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Federal Government Says Arizona Not Living Up to OSHA Obligations

The federal Occupational Safety and Health Administration (OSHA) expressed concern that Arizona is “either unable or unwilling to maintain its commitment to provide a program for worker safety and health protection.” Twenty-eight U.S. states and territories operate OSHA-approved state plans. The federal government allows states to do so provided the state’s rules are “at least as effective” as OSHA’s. The federal government has the power to revoke a state plan but reportedly has never done so against a state’s wishes.

In 2014, OSHA first initiated the process to revoke Arizona’s oversight of its construction industry. The government halted the process when Arizona agreed to upgrade its rules to cover workplace injuries from falls. For OSHA to initiate proceedings against a state indicates that it considers the health and safety of Arizona’s workers to be seriously endangered. OSHA says Arizona lacks adequate maximum penalty levels, occupational safety and health standards, and temporary programs for COVID-19 hazards, particularly for health care workers.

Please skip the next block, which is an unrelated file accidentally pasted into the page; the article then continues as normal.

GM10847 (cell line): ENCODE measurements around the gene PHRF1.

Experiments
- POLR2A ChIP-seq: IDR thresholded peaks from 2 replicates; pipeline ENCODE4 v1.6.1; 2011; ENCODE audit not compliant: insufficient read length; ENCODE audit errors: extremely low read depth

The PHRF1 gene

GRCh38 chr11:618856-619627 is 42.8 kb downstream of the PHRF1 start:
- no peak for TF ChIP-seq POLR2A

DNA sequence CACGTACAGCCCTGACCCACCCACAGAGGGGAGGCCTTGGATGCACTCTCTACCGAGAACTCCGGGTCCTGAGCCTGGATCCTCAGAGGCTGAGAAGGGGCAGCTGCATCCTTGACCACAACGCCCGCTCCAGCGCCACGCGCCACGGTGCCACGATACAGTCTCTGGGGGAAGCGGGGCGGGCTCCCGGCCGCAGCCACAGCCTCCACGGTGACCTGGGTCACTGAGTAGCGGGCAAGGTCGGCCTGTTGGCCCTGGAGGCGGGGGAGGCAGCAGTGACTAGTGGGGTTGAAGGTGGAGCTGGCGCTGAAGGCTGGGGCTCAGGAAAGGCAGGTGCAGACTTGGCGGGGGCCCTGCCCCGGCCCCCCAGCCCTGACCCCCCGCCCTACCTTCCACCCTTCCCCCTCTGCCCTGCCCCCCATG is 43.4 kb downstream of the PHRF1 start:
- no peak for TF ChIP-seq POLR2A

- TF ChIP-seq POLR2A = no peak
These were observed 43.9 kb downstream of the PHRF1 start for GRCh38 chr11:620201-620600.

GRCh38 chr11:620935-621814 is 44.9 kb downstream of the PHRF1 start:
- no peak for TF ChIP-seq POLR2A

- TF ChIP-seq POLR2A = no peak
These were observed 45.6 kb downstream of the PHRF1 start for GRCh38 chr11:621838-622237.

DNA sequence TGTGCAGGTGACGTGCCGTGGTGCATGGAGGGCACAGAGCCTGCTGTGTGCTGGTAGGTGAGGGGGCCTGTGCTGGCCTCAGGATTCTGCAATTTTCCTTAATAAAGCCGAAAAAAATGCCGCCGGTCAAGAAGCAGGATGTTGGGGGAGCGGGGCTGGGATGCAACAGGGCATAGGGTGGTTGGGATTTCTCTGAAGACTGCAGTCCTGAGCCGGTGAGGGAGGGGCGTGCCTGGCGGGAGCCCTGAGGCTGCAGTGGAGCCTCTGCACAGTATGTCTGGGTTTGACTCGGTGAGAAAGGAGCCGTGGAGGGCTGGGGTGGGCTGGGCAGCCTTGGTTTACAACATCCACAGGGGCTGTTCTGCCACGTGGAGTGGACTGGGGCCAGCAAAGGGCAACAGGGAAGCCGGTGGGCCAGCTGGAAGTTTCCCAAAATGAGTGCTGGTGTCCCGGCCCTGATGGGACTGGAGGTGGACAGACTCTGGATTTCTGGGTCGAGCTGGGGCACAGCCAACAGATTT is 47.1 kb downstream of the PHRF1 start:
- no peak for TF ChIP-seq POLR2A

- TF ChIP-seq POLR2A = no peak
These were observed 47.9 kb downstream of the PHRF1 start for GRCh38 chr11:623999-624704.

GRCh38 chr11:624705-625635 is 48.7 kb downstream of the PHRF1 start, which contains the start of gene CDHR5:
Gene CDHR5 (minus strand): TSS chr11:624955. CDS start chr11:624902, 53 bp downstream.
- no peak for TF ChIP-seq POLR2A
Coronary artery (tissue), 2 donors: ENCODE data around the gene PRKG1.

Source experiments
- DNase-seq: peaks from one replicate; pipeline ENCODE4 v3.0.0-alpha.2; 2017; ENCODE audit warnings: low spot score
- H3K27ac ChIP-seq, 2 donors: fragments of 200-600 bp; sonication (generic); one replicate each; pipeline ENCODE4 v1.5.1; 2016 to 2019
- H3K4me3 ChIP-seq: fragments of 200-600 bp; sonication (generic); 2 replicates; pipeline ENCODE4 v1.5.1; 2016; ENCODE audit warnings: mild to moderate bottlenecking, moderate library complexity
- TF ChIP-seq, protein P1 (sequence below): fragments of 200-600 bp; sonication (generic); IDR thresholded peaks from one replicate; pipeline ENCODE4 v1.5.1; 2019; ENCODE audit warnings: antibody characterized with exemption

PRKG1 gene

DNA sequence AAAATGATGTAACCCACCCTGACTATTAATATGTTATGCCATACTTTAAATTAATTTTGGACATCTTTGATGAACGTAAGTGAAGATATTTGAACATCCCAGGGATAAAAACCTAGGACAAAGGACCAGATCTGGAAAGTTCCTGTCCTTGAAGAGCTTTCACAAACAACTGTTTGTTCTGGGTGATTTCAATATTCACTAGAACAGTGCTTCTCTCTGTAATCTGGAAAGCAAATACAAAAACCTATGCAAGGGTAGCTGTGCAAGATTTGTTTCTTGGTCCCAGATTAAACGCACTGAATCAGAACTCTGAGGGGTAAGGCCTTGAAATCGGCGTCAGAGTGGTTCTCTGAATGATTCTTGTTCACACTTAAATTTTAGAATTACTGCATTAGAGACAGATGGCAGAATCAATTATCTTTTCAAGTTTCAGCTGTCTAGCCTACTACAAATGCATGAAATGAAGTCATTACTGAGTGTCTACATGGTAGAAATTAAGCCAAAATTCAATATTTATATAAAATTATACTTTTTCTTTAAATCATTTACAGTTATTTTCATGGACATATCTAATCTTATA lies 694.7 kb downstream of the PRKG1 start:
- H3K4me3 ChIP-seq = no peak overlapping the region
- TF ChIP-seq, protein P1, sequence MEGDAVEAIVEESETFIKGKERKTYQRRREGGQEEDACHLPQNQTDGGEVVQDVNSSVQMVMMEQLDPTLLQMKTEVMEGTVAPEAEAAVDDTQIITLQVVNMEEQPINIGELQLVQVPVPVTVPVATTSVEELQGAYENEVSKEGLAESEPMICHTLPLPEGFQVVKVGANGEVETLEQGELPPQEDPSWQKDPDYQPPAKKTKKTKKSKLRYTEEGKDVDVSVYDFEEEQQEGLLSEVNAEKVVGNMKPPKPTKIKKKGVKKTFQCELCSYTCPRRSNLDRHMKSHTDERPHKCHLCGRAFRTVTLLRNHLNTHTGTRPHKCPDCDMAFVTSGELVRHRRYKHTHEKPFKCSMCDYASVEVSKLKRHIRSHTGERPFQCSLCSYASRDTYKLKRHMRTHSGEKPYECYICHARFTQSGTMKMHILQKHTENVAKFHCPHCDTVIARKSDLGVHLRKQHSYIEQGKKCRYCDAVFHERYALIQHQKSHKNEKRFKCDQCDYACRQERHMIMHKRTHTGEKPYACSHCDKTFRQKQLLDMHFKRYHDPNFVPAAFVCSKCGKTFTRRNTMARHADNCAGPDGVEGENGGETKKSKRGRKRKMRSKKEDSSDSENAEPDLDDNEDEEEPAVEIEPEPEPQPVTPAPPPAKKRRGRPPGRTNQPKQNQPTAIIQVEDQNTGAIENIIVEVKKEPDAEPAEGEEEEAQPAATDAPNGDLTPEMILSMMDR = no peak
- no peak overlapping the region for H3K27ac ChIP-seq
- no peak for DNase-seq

In October 2021, OSHA warned Arizona, South Carolina, and Utah that it would revoke their plans unless the states made changes. Arizona Governor Doug Ducey responded by calling the warning a “political stunt and desperate power grab.” A woman, who volunteers with the Arizona Coalition for Occupational Safety and Health and is an active union leader, told the press that workers need the “feds to step in.” She asserts the state is too cozy with industry. Arizona’s current OSHA plan covers all public and private sector workers; the federal government plan will not apply to public sector employees. The federal government’s proposed plan is currently open to public comment.